When exactly patient autonomy should be overruled and to which degree is a debate that has been going on for centuries, but it generally doesn't apply to cases where a person is of sound mind and makes a decision which violates the best available scientific evidence (or more crudely put, is being stupid).


A second reason is that modern government usually don't take a stance on "truth" unless there's a pressing need to. There are some philosophical reasons for this; how do we know who is right? In other words, what is truth? Can we know what is true? How do we know something is false?

These questions are not easy. There are real limits to what we can know, and some things can be considered unknowable. Specifically, I can't prove that vaccines don't cause autism. I can only show there is no credible evidence for that claim discovered thus far, but that's not the same as disproving the claim. This James Randi lecture explains the concept in some more depth.

Some might say that this distinction is somewhat philosophical, and that in practice we can prove that vaccines don't cause autism (this is what Randi argues), and this might be true for matters of science, but in this context it's not a scientific question, but rather a question on ethics and how to organize society.

The current prevalent attitude is that personal beliefs – no matter how irrational or contrary to evidence – are "sacred", and not something that the government (or society) should directly interfere with.

This is why we have free speech, freedom of religion, and all the rest of it. Much of this is just a rephrasing of "freedom to believe in your own reality". And "freedom to believe" is worth very little without the freedom to actually act on those beliefs. Which, in this case, means not vaccinating.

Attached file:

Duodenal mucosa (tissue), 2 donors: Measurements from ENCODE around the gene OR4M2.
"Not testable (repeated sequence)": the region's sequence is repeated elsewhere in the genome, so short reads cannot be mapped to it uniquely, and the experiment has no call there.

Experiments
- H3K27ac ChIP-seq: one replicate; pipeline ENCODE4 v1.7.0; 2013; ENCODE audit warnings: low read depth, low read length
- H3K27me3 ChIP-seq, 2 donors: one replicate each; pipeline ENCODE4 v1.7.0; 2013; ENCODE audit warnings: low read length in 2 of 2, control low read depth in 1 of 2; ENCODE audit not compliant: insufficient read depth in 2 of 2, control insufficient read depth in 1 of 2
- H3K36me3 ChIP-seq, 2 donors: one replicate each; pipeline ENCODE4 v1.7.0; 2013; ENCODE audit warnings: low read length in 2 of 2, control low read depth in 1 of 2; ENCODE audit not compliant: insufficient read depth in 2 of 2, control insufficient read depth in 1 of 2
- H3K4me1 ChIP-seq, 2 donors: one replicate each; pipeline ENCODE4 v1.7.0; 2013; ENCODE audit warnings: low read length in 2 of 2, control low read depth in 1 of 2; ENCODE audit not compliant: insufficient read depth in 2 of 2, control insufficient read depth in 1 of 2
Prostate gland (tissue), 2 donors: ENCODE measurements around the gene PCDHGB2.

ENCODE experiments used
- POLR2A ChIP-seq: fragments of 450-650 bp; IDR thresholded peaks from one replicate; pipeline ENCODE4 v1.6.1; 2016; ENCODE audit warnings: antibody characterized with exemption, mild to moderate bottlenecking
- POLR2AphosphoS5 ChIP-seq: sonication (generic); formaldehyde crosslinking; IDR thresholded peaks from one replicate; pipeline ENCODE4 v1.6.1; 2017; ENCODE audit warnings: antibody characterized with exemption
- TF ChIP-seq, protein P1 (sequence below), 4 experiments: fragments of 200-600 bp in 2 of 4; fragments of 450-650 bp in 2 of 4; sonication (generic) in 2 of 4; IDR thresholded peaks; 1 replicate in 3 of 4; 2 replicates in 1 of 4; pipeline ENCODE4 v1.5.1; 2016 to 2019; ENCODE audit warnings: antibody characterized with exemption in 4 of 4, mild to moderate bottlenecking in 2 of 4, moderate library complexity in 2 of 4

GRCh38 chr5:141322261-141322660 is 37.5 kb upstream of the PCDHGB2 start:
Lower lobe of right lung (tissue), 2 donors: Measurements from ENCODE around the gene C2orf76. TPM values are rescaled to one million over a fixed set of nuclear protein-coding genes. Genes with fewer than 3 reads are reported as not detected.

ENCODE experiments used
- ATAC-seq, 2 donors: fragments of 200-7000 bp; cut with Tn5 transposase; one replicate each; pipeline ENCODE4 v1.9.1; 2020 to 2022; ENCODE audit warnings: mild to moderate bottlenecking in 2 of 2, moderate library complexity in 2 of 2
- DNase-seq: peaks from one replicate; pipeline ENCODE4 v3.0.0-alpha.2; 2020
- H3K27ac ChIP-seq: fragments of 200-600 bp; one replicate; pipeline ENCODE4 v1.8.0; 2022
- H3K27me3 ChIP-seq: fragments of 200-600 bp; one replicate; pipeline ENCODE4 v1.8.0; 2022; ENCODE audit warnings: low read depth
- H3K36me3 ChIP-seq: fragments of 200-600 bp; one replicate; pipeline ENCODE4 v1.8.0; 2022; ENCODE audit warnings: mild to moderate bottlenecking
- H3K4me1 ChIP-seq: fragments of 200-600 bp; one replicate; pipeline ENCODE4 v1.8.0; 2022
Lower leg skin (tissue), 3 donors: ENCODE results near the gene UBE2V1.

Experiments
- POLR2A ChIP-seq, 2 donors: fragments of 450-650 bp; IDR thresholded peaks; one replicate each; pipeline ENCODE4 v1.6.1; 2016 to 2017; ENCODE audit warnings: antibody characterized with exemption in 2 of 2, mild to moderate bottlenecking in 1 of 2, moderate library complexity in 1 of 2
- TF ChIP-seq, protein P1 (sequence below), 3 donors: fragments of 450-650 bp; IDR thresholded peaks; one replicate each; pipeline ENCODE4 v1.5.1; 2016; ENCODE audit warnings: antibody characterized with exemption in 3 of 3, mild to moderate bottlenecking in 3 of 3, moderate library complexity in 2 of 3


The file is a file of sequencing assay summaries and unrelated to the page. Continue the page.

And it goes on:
Arguments in favour of mandatory vaccinations

None of the above is absolute though – very little is – and there are some arguments in favour of mandatory vaccination programs, which I'll briefly outline below.

Other people may be disadvantaged by a patient's decision

The foundational rule of medical ethics is do no harm (Hippocratic oath). But do no harm to whom, exactly? A single person? Or a population? Vaccines are typically not especially beneficial to a single individual, but are to the entire population due to herd immunity.

Some people view vaccinations so beneficial to the population as a whole that it may override autonomy in some cases. There is some historical precedent for this. Opposition to vaccines is not new, and during the 18th and 19th centuries a number of countries made the smallpox vaccine mandatory. For example in 1902 the United States Supreme Court declared that a state has the right to order vaccinations to protect the people from a devastating disease, while also recognizing that individual liberty was important (Jacobson v. Massachusetts).

Since then a few things have changed though. Medical ethics standards have become more codified, and individualism has significantly gained influence in Western society, so autonomy is typically given much greater weight. In addition, the medical crisis of the 18th, and 19th century were considerably more acute. The measles outbreak you cite is terrible, but on the other hand it has killed "only" two children, whereas the smallpox outbreaks of the 18th and 19th century typically killed hundreds or more, and presumably would have killed many more if there had been no compulsory vaccination.

All of this is part of a larger discussion when exactly the general good will override the individual rights. There are no clear answers here, and there probably never will be. It's a personal value judgement, and if you ask 100 people you will likely get 100 subtly different answers.